The Burden of Remembrance

The Burden of Remembrance

“The past is only the future with the lights on.”

What becomes of the children born from the past? This question has defined the experience of generations of African Americans since emancipation. The violent separation of a people from the Continent and the truth that becomes their lives is explored and dissected in Rochelle Riley’s The Burden: African Americans and the Continuing Impact of Slavery seeks to answer. 

The book, edited by the award-winning Detroit Free Press former columnist, is a collection of essays that addresses the reality of the African American experience over the last century and half since the end of chattel slavery. Her journey carries us through the disappointment of Reconstruction, Jim Crow, racial terrorism and the unbroken quest for equal rights. Each entry navigates the burdensome weight of breaking shackles of the past that still hold us down today.

As Pulitzer Prize winning Nikole Hannah-Jones puts it in the book’s foreword, “Despite the fact that black Americans remain at the bottom of every indicator of well-being in this countryfrom wealth, to poverty, to health, to infant mortality, to graduation rates, to incarcerationwe want to pretend that this current reality has nothing to do with the racial caste system that was legally enforced for most of the time the United States of America has existed.”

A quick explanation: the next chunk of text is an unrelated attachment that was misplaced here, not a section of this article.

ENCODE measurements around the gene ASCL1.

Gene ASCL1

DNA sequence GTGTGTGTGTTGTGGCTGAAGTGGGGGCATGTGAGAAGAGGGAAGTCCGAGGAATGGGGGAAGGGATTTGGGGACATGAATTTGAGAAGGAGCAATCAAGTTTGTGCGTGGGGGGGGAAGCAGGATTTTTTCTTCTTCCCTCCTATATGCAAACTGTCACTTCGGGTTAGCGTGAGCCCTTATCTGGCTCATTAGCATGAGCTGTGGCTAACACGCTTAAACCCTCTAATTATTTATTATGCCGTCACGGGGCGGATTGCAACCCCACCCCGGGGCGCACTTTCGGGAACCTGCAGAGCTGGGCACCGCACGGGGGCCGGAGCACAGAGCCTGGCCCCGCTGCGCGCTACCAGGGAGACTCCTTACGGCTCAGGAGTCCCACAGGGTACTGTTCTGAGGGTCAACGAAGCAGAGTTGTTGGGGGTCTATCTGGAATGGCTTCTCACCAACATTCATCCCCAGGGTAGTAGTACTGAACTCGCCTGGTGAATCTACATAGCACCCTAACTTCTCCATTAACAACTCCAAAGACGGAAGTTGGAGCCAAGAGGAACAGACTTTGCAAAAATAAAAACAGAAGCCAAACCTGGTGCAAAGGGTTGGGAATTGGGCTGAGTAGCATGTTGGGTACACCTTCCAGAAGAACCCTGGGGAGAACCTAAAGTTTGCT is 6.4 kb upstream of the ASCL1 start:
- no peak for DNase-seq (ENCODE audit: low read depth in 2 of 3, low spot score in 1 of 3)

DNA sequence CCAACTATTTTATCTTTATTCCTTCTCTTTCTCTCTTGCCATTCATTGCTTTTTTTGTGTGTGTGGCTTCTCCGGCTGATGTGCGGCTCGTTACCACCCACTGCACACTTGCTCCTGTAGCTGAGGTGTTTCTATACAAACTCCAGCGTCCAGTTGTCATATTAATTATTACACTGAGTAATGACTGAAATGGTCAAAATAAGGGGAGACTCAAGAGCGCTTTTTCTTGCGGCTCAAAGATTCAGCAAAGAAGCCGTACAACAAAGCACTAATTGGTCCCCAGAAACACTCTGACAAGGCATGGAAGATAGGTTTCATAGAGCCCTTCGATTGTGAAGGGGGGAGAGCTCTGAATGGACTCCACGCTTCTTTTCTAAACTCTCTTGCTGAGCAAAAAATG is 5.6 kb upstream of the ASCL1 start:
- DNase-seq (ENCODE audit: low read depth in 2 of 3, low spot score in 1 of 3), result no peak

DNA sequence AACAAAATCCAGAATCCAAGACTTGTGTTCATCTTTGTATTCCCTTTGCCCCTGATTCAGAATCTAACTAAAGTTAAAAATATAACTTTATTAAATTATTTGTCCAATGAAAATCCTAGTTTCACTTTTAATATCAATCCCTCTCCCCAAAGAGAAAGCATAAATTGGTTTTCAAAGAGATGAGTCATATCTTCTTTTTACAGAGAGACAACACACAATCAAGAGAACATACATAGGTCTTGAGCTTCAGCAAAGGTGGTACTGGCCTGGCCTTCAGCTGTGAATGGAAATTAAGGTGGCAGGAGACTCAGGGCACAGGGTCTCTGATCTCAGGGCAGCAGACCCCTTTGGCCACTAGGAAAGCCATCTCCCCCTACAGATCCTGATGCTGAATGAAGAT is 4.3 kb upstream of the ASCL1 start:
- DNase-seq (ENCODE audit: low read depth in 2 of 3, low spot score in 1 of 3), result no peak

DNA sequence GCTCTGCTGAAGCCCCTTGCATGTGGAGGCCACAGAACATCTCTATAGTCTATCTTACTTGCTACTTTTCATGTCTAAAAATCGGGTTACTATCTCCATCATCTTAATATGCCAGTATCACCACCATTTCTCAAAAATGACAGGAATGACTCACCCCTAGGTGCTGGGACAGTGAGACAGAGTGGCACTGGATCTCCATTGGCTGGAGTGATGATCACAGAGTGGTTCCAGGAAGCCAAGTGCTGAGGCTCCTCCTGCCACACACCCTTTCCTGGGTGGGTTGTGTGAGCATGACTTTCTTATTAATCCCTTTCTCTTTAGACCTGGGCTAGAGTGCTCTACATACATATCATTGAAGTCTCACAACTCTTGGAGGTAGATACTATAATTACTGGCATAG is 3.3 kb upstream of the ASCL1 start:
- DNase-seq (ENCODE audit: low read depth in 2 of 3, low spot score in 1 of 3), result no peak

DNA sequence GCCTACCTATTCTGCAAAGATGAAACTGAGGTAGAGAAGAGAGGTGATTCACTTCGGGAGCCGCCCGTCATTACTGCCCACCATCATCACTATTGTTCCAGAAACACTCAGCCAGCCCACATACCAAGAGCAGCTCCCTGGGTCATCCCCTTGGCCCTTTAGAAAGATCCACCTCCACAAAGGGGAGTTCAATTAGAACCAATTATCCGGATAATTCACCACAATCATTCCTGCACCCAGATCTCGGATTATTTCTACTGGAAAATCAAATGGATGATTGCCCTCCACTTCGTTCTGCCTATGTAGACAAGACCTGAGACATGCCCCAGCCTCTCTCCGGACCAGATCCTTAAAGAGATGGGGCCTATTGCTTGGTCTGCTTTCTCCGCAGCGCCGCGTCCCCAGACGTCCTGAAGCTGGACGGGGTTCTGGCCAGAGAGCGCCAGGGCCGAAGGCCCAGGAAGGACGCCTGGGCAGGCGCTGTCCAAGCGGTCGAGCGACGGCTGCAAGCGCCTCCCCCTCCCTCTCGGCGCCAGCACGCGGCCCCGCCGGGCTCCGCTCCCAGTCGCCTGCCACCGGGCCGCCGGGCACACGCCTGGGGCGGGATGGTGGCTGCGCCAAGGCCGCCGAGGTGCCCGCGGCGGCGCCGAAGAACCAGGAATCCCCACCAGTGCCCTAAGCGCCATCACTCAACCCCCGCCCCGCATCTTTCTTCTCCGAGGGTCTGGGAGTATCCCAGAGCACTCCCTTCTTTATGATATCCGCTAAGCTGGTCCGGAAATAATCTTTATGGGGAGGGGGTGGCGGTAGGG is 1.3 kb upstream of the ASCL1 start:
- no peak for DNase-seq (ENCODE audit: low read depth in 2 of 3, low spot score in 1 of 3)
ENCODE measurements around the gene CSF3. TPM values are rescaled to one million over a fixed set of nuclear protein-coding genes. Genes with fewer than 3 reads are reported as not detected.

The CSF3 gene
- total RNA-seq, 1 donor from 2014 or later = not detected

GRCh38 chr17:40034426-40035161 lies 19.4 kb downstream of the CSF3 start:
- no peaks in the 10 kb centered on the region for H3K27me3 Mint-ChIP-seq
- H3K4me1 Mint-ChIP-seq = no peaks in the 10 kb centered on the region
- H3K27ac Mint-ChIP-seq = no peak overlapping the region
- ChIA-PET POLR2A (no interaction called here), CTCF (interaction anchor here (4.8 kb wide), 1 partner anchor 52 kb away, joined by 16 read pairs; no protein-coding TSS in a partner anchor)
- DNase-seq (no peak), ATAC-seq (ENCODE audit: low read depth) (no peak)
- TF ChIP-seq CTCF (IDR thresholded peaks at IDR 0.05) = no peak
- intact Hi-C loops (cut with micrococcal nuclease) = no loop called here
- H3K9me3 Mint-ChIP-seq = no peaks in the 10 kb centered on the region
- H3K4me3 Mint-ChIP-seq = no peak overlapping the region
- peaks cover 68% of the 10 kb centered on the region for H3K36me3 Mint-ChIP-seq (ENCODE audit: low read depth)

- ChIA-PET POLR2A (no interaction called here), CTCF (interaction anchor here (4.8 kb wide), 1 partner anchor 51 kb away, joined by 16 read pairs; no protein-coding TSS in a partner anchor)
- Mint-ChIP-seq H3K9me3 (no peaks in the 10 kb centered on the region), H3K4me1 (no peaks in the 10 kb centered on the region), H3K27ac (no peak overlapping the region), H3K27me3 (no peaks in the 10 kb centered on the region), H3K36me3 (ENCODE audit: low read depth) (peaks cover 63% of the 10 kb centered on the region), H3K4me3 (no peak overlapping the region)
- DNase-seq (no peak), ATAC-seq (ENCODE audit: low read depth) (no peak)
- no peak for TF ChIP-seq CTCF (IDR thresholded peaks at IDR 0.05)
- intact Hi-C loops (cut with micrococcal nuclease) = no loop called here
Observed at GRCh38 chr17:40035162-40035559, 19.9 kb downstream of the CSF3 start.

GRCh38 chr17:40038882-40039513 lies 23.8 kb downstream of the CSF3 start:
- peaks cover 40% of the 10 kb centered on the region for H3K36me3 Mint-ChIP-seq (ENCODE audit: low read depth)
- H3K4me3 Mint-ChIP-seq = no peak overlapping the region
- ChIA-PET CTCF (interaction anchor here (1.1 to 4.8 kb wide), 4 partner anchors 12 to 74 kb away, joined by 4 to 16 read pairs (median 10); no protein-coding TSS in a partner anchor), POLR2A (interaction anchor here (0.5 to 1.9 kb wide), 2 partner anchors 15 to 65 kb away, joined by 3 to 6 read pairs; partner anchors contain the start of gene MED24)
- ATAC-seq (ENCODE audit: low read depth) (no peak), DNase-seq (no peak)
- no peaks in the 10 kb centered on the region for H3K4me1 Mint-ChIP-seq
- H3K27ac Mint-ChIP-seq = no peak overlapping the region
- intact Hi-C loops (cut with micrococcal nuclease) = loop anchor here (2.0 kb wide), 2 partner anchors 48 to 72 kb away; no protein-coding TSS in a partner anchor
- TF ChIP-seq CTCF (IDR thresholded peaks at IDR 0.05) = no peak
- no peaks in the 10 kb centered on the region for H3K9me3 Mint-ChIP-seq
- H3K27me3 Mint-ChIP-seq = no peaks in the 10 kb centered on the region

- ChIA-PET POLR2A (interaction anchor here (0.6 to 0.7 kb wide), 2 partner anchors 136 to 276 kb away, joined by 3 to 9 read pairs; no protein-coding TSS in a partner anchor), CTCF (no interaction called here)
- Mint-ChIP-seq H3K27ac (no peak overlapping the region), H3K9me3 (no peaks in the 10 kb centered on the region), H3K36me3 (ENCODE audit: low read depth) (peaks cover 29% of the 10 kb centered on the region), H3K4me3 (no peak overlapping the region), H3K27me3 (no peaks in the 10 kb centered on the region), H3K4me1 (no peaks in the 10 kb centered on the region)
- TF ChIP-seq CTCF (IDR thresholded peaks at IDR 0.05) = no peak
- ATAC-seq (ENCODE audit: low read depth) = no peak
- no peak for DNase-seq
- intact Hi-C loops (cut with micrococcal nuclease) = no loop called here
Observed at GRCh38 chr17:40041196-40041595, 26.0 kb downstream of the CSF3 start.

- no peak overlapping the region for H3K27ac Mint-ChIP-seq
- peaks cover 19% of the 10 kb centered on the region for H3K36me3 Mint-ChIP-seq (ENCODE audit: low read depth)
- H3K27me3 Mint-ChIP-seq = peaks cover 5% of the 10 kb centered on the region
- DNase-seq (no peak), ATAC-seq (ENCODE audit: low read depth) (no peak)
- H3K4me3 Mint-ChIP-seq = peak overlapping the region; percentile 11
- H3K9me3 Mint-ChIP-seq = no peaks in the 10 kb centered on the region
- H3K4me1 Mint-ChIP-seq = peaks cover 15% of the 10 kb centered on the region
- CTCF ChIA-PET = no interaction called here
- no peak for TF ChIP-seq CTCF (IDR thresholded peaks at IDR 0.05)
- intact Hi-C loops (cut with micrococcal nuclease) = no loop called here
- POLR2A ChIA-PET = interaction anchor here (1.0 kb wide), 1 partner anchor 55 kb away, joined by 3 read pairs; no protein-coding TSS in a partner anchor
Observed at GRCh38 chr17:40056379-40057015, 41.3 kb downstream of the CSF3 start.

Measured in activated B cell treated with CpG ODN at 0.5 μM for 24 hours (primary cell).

The Burden features contributions from stellar voices including actor and director Tim Reid, former Detroit News columnist Betty DeRamus, actress Aisha Hinds and T’Keyah Crystal Keymah, and writer Vann R. Newkirk.

For over 150 years, generations have sought to leave this burden behind. Riley’s resounding retort: “Slavery is a not a relic to be buried, but a wound that has not been allowed to heal. You cannot heal what you do not treat.” 

Those words are more prescient than ever in this moment of pandemic racial unrest. Only time will tell if this will be the beginning of  healing this nation’s oldest self-inflicted wounds. 

The Burden, a start to understanding this conversation, is an essential addition to your bookshelf. 



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